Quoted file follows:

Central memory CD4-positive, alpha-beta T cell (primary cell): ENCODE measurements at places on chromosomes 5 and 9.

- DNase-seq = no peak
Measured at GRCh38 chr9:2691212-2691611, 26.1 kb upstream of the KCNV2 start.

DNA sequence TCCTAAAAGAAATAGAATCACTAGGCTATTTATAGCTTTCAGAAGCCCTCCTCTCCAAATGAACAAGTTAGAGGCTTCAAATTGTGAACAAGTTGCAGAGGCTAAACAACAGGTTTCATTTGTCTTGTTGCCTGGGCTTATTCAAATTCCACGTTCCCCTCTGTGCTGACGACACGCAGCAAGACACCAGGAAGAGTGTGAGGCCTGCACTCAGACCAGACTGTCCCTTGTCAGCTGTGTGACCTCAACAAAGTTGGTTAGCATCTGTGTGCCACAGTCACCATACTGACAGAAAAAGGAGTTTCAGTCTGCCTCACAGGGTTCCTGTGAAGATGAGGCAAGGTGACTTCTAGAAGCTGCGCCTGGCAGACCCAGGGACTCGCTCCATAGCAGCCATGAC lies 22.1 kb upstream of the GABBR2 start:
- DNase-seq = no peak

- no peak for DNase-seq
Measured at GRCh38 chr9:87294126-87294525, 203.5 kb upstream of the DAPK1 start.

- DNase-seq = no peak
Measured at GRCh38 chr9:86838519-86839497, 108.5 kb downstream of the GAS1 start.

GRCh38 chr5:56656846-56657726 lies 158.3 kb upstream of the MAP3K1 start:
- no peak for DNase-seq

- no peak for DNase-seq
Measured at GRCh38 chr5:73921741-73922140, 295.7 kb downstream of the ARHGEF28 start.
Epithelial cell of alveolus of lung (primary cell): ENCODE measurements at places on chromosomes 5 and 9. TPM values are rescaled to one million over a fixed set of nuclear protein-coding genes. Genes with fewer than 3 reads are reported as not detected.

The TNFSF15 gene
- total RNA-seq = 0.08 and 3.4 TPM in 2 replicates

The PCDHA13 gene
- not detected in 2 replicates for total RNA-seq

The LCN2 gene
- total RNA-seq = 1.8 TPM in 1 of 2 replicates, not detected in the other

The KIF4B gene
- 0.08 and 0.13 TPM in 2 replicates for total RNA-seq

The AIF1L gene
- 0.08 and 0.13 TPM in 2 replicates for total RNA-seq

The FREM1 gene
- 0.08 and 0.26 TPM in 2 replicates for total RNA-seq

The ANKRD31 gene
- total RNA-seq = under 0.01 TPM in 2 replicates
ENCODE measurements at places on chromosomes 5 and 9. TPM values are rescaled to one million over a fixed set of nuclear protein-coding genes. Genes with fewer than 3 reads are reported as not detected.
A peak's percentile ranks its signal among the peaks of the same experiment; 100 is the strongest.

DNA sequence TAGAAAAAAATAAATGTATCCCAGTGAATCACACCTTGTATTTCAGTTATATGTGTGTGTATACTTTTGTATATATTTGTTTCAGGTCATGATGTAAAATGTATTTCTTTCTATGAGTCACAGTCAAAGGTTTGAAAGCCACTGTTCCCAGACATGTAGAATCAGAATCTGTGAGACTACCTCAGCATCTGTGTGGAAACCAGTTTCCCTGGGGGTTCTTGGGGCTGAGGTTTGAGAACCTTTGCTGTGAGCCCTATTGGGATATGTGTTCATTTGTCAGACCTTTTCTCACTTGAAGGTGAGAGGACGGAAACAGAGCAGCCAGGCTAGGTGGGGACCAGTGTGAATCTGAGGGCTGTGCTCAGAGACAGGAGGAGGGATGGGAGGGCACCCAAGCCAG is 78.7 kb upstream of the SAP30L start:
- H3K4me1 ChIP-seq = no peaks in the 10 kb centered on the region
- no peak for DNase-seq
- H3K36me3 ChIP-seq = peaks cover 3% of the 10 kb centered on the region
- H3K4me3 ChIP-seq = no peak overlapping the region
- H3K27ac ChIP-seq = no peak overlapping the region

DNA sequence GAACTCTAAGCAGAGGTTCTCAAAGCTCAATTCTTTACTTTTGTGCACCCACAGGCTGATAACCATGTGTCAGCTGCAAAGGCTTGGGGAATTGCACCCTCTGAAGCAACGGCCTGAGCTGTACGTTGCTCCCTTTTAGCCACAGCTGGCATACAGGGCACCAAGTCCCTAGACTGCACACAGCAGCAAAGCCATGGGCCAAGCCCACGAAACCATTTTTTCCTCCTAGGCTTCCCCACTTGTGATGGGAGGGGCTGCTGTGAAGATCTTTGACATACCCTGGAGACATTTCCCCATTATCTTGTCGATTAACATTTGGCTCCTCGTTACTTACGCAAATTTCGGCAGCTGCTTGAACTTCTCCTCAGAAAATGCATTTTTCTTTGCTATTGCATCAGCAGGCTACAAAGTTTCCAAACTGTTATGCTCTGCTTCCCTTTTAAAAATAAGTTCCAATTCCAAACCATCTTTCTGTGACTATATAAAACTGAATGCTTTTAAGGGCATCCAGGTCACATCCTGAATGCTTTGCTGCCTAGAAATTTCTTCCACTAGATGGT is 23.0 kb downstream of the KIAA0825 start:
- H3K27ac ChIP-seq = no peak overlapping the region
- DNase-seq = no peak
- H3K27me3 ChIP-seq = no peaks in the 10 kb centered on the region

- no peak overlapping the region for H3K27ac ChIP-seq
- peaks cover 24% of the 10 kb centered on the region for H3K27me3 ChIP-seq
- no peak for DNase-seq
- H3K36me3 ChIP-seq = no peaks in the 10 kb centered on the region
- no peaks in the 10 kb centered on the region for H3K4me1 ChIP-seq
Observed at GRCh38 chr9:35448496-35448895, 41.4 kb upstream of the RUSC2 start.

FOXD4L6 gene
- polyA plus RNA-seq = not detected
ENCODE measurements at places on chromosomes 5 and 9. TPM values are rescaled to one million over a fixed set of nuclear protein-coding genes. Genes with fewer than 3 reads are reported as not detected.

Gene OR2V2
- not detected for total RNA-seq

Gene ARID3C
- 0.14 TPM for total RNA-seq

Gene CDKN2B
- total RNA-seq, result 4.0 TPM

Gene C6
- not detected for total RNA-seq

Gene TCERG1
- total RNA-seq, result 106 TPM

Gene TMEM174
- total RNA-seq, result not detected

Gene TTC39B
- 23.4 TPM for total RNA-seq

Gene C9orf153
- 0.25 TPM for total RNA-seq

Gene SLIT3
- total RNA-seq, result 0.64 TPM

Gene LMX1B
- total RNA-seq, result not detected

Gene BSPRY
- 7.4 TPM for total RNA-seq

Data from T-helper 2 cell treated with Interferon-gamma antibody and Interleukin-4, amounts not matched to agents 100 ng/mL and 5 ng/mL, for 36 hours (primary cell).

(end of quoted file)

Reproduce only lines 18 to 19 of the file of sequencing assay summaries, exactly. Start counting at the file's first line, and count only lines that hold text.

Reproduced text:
- not detected in 2 replicates for total RNA-seq

The LCN2 gene